Within the development team, many are said to "hate the product" and feel that their product was never intended to ship but more to "challenge [the Windows Mobile 7 team] and upset them into competing." Having to design 4 different end-products is also said to have slowed the development down. The two Turtle and Pure phones were both to be made as UMTS and CDMA as well, Turtle and Pure being UMTS and Pride and Lion being the same respective models as CDMA (from what I gather). It is more complex than you might think to develop for both at once, especially when there are two different devices for each. It now seems that only one set of the models will exist, with either CDMA or UMTS support being dropped.
So what of the actual phones themselves. Whilst they may have ended up more as feature phones than smartphones, they still have some decent features. These are meant to be social devices so on top of the standard phone features they should support email, web browsing, Windows Live, AIM and Yahoo! instant messaging, the ability to publish photos directly to Facebook and MySpace, the ability to set your status on Twitter, Facebook and MySpace, and access to Zune's music service. They can presumably be synced through the Zune PC software and should both feature a headphone jack and a camera. The Turtle is expected to have a screen resolution of 320 x 240 and the Pure being larger at 480 x 320.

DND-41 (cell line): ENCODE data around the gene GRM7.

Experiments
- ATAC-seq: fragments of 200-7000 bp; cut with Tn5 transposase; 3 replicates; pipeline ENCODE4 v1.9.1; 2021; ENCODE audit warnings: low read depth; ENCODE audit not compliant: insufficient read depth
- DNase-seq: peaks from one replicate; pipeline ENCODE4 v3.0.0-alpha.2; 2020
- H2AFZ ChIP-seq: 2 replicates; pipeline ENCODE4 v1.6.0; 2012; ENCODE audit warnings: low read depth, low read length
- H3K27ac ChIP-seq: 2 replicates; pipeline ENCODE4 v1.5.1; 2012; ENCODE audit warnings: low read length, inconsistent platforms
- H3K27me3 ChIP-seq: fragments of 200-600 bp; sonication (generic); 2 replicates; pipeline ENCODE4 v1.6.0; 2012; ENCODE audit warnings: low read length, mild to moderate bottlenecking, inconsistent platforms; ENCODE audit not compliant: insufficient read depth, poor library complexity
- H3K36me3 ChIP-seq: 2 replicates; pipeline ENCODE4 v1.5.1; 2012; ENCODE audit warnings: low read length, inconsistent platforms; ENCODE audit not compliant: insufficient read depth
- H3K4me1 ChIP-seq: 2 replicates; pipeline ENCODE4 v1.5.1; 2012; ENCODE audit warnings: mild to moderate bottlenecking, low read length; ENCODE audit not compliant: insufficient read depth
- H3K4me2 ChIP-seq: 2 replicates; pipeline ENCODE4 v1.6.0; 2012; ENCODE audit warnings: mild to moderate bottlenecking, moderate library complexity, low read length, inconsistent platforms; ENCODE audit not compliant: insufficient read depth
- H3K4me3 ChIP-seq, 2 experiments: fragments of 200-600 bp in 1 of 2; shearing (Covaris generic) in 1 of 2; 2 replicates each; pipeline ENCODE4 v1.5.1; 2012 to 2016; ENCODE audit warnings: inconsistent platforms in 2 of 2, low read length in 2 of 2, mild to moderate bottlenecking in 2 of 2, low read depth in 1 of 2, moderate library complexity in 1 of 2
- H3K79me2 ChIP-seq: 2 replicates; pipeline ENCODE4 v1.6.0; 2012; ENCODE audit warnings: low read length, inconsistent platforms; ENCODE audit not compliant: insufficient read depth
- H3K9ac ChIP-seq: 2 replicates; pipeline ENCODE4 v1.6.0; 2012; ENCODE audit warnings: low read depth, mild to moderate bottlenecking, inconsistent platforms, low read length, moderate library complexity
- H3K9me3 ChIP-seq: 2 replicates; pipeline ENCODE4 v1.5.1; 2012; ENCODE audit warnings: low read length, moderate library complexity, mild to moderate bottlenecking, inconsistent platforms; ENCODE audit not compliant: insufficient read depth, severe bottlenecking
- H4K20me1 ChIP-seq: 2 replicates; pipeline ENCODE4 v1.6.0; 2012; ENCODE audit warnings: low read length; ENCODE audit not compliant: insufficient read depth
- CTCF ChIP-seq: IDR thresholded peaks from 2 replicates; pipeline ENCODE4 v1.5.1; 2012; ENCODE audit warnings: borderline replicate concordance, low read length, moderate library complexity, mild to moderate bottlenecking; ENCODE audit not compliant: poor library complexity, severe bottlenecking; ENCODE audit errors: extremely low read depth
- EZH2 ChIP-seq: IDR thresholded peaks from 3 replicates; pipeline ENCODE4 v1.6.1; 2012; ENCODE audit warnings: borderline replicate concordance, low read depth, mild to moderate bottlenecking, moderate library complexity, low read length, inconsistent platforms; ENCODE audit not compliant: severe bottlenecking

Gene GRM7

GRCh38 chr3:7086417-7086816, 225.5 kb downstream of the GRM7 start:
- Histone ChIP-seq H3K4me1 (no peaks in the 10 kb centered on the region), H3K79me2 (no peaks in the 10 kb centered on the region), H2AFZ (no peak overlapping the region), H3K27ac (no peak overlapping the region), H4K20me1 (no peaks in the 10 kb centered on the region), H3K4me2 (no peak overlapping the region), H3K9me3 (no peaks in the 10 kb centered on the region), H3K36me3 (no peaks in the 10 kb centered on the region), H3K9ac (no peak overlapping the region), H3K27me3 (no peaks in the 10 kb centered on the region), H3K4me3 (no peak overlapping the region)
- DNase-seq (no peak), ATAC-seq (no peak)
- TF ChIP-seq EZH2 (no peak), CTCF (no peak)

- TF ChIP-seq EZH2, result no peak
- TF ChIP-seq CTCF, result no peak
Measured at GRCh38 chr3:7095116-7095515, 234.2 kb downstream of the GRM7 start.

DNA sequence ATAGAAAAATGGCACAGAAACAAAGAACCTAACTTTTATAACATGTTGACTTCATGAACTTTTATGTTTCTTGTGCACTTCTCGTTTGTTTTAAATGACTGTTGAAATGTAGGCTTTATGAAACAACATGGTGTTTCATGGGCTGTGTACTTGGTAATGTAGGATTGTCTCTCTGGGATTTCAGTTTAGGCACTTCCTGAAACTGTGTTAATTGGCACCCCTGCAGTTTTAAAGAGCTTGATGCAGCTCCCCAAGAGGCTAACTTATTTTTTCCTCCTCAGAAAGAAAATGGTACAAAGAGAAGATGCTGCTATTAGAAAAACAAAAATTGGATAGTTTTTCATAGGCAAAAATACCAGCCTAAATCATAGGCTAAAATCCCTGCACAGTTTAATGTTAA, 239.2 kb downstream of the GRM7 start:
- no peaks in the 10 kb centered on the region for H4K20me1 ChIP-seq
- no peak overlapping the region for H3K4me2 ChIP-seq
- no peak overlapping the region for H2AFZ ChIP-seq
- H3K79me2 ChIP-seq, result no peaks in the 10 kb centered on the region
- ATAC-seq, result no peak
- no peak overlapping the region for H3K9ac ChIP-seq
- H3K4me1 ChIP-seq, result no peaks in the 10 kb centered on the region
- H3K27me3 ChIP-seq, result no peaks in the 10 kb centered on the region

Project Pink seems to have been plagued with problems from day one, some of which could eventually lead to its downfall. On Monday we should finally see whether these have been ironed out and Microsoft have managed to produce the youth-friendly social phone that they set out to do, and whether it is at a high enough standard to do well with customers and provide Microsoft with their first real fightback in the consumer phone market.